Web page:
1 Corinthians 12:25-27: “That there may be no division in the body, but that the members may have the same care for one another. If one member suffers, all suffer together; if one member is honoured, all rejoice together. Now you are the body of Christ and individually members of it.”
Matthew 18:15-17 “If your brother sins against you, go and tell him his fault, between you and him alone. If he listens to you, you have gained your brother. But if he does not listen, take one or two others along with you, that every charge may be established by the evidence of two or three witnesses. If he refuses to listen to them, tell it to the Ecclesia.”
Sometimes two believers need outside help to resolve conflict between them. Emotions can run high and resentment and hurt may have settled in, clouding objectivity. Thankfully, part of the blessing of living in Christian community is that we are surrounded by others whose wise counsel and unbiased hearts can be called on to assist should the need arise.
Your Ecclesia may have defined processes to assist in the resolution of conflict between members. The degree of involvement may depend on the nature of the conflict. Group leaders, arranging brethren, pastoral carers, or Ecclesial counselors are available within the C.B.M. to assist with the resolution of conflict. Check with yours about what kind of resources might be available or what processes they already have in place. If they don’t have options in-house, they will likely be able to refer you to someone. Traditional counseling is the most common resource utilized to address conflict in marital relationships, but it is not the only option. Christian mediation, discussed more fully below, can also be used to reconcile conflict between spouses or in other relationships; it is not only limited to legal disputes.
Regardless of your relationship or the nature of the conflict between two believers, God calls us to pursue peace amongst believers, and we honour God when we make every effort, and utilize a variety of resources in the name of reconciliation.
Alternative Dispute Resolution
1 Corinthians 6:1-8 “When one of you has a grievance against another, does he dare go to law before the unrighteous instead of the saints? Or do you not know that the saints will judge the world? And if the world is to be judged by you, are you incompetent to try trivial cases? Do you not know that we are to judge angels? How much more, then, matters pertaining to this life! So if you have such cases, why do you lay them before those who have no standing in the Ecclesia? I say this to your shame. Can it be that there is no one among you wise enough to settle a dispute between the brothers…”
Romans 14:19 “So then we pursue the things which make for peace and the building up of one another.”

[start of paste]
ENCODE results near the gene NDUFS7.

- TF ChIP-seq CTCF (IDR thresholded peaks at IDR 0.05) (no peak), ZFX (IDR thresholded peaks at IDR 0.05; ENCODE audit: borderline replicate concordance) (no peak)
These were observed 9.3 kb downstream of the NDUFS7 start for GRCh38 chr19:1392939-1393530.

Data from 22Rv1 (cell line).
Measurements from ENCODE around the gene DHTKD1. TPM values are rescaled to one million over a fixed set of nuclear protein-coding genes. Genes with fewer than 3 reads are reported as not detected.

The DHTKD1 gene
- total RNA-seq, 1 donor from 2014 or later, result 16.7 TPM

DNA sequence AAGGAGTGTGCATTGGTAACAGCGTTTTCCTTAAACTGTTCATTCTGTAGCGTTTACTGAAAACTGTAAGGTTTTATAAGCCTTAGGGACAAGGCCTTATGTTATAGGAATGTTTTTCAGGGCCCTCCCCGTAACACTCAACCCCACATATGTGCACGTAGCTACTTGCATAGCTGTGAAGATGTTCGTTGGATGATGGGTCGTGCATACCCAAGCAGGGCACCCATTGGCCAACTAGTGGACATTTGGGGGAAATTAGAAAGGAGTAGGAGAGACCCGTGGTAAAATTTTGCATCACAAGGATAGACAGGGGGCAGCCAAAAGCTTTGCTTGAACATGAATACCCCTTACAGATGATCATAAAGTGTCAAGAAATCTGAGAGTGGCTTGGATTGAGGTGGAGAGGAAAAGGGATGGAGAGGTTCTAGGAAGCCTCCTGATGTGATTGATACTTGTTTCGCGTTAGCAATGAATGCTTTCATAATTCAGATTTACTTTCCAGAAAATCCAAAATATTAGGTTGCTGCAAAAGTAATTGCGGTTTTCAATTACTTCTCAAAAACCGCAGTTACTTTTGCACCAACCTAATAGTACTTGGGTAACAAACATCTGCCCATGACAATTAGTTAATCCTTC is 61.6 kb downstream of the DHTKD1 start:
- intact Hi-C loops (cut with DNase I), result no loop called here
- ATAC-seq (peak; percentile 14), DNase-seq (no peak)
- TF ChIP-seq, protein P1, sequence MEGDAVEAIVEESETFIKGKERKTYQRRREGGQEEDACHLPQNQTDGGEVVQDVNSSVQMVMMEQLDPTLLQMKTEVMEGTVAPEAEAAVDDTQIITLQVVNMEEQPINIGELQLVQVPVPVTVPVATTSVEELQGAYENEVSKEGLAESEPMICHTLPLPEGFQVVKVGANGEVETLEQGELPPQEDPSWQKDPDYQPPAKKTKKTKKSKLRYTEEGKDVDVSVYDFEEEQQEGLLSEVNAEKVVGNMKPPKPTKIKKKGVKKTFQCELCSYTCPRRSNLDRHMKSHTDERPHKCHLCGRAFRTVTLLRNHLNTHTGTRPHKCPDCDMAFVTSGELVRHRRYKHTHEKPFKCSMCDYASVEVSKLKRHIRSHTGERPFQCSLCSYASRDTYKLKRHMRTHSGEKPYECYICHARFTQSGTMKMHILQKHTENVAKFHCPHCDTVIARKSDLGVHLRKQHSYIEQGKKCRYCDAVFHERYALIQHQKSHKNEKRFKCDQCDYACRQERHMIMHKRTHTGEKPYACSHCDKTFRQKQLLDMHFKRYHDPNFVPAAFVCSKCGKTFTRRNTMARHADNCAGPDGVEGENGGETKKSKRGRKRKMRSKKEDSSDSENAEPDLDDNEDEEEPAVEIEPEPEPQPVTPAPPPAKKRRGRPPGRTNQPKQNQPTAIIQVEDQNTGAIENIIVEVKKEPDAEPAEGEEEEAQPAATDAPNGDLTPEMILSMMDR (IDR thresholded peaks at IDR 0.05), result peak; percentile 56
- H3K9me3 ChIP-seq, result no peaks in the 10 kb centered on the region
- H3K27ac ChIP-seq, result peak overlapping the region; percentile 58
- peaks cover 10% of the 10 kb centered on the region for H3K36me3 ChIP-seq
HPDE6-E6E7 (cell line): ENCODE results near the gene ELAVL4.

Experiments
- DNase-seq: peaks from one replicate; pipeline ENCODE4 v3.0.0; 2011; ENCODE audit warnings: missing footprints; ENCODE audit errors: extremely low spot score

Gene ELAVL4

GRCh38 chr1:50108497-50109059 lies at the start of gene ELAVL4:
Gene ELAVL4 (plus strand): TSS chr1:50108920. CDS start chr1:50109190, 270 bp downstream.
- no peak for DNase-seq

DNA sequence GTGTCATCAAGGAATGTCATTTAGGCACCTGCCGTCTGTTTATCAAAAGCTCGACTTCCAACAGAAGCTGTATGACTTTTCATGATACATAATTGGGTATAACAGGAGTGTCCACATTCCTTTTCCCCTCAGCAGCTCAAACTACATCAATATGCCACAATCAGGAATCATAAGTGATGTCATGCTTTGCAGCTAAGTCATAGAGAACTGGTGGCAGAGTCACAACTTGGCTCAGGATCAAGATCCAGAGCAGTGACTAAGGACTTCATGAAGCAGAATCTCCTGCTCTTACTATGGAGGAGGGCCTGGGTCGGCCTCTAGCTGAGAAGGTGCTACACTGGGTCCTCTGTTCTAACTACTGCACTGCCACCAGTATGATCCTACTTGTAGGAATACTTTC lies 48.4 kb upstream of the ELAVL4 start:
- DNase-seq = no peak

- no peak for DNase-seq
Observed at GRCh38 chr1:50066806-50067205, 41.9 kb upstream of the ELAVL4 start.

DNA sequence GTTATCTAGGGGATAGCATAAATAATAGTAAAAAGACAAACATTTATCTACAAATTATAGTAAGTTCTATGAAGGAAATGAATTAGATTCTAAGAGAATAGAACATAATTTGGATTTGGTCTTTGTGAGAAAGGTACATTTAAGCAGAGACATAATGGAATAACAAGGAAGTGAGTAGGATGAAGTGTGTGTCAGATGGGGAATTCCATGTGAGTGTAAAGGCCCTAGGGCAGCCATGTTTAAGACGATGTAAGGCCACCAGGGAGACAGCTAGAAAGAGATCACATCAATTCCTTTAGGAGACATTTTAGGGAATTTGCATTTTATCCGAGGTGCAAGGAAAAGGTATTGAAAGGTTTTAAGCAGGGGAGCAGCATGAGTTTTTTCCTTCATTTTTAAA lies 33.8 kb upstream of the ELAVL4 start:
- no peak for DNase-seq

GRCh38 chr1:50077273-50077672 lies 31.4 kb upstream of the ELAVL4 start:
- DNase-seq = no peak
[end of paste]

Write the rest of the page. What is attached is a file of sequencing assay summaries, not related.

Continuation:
Matthew 5:25-26 “Come to terms quickly with your accuser while you are going with him to court, lest your accuser hand you over to the judge, and the judge to the guard, and you be put in prison. Truly, I say to you, you will never get out until you have paid the last penny.”
2 Corinthians 13:11: “Finally, brothers and sisters, rejoice! Strive for full restoration, encourage one another, be of one mind, live in peace. And the God of love and peace will be with you.”
When individuals have a dispute they can not resolve between themselves, legal options are often explored and often pursued. Through the litigation process, rights are asserted, demands are made, and if settlement is not reached, a trial occurs, each party testifying to the wrongs and hurts committed by the other. As a result, the nature of a relationship can devolve from a simple difference of opposing interests to one of pure adversarial contempt for one another.
The legal system in Tanzania is arguably at best not the most fair and just in the world. In order to achieve outcomes insulated by Constitutional protections (fair notice of the charges/claims against you, opportunity for a hearing before a Court, burdens of proof, the right to face and cross-examine witnesses who testify against you, etc…), parties to a lawsuit too often become competitors, fighting over access to evidence and witnesses, demanding strict compliance with procedural rules, all with the goal of jockeying for a better position before the Judge or jury. The desired outcome is no longer one that results in a restored relationship (if it ever was), or one that allows the parties to move forward with a different, but peaceful, relationship, but one that satisfies each litigants own goals and demands, at the expense of the other’s.
Parties in a lawsuit may yearn for their “day in court,” an opportunity to make their case and present evidence of the other person’s wrongs. However, most often, especially in family courts (divorce/custody), there is rarely a “winner.” Court-determined outcomes are often lose-lose. Neither party gets everything they wanted, and they have both paid dearly, in both attorney fees and, perhaps more costly, any hope of restoring a peaceful relationship.
God understood the perils of the secular legal system. He warned of the risks of submitting a dispute between believers to the secular Court. And he called believers to something different. We are held to a different standard in how we live and love others. Why then would we resolve disputes according to a worldly standard? While the secular legal process may be necessary to obtain a full resolution of some kinds of disputes (i.e., divorce), Christians can still obtain resolutions to their conflicts in a way that glorifies God, honours one another, and restores peace.
Through alternative resolution processes, Christians can resolve disputes according to biblical values and principles, even those that implicate legal rights disputes. Mediation and arbitration are the most commonly available forms of alternative dispute resolution that seek to provides resolution to parties in conflict without requiring court intervention.